Educational Entertainment

The Central Marin (Calif.) Sanitation Agency joins efforts with five other local agencies to create crowd-pleasing education programs
Educational Entertainment
In the Captain Polluto puppet show, “The Scientist” explainshow pipes connect homes to the wastewater treatmentplant and that rain goes untreated down storm drains.

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Working together is nothing new for the Wastewater Treatment Agencies of Marin County, Calif.

Central Marin Sanitation Agency coordinates education programs for itself and five other agencies, including Las Gallinas Valley Sanitary District, Novato Sanitary District, Sausalito-Marin City Sanitary District, Tiburon-Belvedere Sanitary District and Sewerage Agency of Southern Marin.

Six wastewater treatment plants serve all of Marin County, home to about 250,000 people. “We have a memorandum of understanding between the six wastewater agencies,” says Robert Cole, environmental services manager for Central Marin Sanitation Agency. “It forms the Wastewater Treatment Agencies of Marin County Public Education Program. Our agency administers the program, so we schedule all the events, handle all the performers, handle all the reporting requirements, and schedule all the meetings.”

The six agencies are members of Sav-R-Bay, an award-winning public awareness and environmental education program dedicated to protecting San Francisco Bay.


What is edutainment?

Central Marin offers a variety of education outlets to teach kids about wastewater treatment. “Edutainment is educational entertainment,” says Cole. “We wanted to come up with a program for educating school-age children in grades K-5. We also have a high school program. And we wanted to be entertaining, something that the students would want to see.”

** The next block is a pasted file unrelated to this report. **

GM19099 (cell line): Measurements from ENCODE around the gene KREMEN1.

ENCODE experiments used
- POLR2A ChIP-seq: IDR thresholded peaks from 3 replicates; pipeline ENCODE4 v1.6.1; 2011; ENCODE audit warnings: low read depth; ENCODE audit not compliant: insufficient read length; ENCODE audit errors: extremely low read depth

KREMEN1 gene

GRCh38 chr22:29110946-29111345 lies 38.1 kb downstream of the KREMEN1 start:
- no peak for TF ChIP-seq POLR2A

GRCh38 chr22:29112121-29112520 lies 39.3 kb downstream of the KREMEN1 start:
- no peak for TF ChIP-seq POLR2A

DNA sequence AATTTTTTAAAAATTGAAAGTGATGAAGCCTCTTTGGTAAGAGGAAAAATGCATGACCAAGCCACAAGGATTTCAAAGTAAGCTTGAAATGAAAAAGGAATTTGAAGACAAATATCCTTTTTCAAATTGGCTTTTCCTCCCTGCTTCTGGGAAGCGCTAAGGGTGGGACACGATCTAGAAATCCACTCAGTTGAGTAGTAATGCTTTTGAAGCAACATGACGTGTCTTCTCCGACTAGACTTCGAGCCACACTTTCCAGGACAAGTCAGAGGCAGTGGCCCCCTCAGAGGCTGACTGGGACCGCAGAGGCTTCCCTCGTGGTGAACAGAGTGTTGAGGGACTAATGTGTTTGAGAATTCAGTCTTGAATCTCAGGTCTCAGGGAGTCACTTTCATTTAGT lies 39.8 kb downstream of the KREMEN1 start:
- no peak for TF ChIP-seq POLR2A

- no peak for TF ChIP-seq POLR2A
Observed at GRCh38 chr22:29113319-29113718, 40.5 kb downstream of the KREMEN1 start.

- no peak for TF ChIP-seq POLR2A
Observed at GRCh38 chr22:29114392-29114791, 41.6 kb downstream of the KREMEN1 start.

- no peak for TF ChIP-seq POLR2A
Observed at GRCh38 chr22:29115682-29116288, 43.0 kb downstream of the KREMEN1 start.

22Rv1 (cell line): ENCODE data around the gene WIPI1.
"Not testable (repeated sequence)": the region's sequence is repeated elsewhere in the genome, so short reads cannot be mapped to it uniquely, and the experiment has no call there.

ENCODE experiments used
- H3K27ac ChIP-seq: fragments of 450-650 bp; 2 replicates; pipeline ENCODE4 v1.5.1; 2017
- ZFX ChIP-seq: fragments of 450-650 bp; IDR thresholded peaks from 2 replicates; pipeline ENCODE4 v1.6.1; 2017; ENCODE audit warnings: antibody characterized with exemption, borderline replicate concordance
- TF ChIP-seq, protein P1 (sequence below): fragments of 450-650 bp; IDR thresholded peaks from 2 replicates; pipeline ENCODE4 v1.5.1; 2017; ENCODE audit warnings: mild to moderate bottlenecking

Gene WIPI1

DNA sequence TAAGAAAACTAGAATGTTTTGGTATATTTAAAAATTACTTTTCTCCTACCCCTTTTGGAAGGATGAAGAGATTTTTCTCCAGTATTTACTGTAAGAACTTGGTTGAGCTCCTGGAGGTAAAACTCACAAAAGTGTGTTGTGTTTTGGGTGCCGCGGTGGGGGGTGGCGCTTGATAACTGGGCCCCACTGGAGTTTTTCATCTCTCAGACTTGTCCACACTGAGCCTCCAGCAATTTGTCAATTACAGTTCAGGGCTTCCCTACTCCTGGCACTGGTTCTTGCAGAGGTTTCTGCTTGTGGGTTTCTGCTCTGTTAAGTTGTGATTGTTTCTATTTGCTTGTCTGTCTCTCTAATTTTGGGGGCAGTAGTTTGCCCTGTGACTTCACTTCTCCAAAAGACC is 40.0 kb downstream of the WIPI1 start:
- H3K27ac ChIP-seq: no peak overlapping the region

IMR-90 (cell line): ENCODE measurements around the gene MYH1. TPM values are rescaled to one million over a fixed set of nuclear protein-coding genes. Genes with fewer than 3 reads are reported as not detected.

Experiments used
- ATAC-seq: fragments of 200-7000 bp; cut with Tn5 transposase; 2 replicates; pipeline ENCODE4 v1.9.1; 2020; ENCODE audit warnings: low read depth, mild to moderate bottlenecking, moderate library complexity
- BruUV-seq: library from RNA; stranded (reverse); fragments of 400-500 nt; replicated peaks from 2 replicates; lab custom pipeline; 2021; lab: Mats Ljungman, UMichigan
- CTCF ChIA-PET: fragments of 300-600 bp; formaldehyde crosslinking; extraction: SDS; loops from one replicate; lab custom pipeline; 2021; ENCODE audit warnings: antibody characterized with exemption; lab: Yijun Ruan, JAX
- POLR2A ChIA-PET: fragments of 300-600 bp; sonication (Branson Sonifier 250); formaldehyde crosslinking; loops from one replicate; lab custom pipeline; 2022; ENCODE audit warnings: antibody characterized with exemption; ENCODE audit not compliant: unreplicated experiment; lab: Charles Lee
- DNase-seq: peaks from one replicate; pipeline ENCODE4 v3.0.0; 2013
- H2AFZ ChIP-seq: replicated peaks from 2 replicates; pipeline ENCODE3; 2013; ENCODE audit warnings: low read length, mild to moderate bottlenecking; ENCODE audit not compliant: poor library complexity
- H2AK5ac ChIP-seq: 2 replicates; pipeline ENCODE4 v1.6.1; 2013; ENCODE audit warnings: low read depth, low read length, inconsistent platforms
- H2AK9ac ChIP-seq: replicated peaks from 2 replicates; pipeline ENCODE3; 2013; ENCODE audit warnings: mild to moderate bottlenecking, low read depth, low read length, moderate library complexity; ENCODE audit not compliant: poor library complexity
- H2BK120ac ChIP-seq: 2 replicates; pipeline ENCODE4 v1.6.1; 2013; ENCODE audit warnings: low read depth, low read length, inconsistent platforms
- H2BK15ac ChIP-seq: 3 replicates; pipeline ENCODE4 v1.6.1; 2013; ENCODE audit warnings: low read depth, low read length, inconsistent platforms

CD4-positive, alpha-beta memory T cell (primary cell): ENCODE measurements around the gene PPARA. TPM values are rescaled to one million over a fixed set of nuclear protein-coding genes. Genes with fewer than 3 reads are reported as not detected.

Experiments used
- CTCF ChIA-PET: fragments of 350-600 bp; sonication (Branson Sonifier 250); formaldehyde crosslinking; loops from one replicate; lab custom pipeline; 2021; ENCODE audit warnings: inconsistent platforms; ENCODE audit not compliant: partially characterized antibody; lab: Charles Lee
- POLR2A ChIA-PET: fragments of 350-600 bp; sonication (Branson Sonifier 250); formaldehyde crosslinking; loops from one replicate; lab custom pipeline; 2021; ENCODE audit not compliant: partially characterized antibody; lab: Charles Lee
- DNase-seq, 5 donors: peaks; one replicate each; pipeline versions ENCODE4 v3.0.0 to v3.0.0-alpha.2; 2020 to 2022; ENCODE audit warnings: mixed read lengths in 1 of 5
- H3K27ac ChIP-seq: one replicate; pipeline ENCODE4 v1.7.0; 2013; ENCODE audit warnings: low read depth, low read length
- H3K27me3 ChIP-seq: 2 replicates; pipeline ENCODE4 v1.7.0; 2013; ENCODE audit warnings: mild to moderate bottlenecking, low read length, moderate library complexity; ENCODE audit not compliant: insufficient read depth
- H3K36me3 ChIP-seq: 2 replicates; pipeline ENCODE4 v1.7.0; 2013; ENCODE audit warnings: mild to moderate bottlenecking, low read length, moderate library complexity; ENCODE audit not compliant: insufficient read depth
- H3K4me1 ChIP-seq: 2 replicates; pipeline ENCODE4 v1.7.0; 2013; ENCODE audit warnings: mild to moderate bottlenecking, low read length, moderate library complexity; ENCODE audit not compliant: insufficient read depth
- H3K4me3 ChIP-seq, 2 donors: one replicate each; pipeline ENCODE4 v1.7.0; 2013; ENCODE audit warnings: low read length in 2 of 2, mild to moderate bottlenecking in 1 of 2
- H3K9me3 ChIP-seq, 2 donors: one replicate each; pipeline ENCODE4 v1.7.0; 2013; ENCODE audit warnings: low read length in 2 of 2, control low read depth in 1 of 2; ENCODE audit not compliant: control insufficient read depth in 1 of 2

Edutainment has something for everyone. It includes puppet shows, magicians, juggling, and much more. “In 1998, we produced a script, hired a magician and produced Abracadabra It’s Water,” says Cole. “That was in the 1999-2000 school year.

“Abracadabra It’s Water is all about water. It rains in the clouds, produces stormwater, goes into reservoirs, and becomes drinking water. Then people use that water in their homes and it goes through the sewers and becomes wastewater. Finally it gets treated and goes back into the bay, and through evaporation it goes back to the clouds and becomes rain. It’s the whole water cycle.”

The magic show was the first education program created by the agencies to bring interactive learning to public schools in the area. “Magic happens in the wastewater treatment plant where they clean the water,” says Cole. “Poof! Out would come a glass of water from his hat and it’s clear again.”

Next in the edutainment lineup was Where Does It Go? (now called Go With the Flow), for grades 3-5. This juggling show includes performer Doug Nolan of Rock Steady Juggling who teaches the importance of keeping water clean by juggling objects that can or should not go down the drain. “His show in incredible. Incredibly expensive, but incredibly effective,” says Cole. “All the classes wanted it. It was always sold out.”

Strictly about wastewater, Captain Polluto is for grades K-2. Joe and Ronna Leon, owners of Caterpillar Puppets, created this show specifically for the Wastewater Treatment Agencies of Marin County.

Puppets tell the story of how Captain Polluto arrives on Earth, but refuses to drink the water because on his planet water is so polluted it is poison. The story explains how the agencies handle water to keep it clean.


Managing funds

The Wastewater Treatment Agencies of Marin County receive $75,000 annually for the education programs. “We’re lucky because we have the funding, and in order to have the funding you have six wastewater treatment plants coming together, sharing the costs,” says Cole.

“It’s nice having a joint program because you have the availability of staffing, funding and more ideas coming together for new programs. It’s very successful.”

The entertainment is free for the schools. “We produce a list of all the schools in Marin County from the state Office of Education,” Cole says. “We were doing all the advertising, but it got to be too much. So we turned that over to the performers. And they don’t get paid unless they book a show. Let me tell you, they book shows. They book as many shows as they possibly can. They’ll be much more aggressive doing it themselves rather than us doing it.”

Marin County has found a way to incorporate entertainment into the classroom to teach a topic that is increasingly important. Cole says: “It starts in the schools because that’s where children learn things, and they take it home to their parents. They say, ‘Mom and dad, you can’t put that down the drain.’”


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